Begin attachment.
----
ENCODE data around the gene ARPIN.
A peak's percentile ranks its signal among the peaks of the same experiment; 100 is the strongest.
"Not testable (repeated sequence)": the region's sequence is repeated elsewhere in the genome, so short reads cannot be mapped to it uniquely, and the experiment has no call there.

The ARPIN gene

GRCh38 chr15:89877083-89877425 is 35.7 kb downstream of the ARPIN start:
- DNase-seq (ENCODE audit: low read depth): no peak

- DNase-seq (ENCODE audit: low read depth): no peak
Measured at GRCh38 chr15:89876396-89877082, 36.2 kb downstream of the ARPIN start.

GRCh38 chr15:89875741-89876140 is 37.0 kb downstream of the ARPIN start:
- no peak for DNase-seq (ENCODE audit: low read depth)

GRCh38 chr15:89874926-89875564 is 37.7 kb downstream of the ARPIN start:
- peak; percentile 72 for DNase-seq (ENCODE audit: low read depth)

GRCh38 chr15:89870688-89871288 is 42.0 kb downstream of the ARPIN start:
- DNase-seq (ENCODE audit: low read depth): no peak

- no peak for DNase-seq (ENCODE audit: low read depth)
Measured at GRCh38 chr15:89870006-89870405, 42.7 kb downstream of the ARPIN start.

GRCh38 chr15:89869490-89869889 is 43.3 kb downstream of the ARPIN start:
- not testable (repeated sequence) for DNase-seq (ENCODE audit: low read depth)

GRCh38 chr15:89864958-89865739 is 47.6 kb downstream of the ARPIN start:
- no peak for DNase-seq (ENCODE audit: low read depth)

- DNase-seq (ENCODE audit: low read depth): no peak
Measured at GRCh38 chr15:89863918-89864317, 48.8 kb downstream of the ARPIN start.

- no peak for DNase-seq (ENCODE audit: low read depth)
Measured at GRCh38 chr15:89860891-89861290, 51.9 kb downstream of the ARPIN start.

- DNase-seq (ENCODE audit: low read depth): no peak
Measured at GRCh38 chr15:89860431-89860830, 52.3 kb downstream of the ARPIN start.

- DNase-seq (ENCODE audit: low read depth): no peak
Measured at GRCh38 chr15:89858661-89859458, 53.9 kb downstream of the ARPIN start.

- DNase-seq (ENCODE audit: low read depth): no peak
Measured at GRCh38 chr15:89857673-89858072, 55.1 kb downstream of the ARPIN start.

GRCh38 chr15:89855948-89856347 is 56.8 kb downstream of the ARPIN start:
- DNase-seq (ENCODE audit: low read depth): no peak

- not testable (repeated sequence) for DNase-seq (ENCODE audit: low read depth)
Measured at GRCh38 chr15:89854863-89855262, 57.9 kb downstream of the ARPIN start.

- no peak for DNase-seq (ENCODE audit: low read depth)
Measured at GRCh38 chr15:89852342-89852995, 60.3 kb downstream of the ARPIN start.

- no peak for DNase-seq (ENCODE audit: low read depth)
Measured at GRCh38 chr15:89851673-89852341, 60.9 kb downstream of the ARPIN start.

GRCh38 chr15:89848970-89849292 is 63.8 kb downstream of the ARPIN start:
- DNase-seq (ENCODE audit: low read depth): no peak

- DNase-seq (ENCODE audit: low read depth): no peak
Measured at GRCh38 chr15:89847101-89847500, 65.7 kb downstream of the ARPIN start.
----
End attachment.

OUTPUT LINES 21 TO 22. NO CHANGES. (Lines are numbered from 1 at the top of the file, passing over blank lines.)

- DNase-seq (ENCODE audit: low read depth): no peak
Measured at GRCh38 chr15:89863918-89864317, 48.8 kb downstream of the ARPIN start.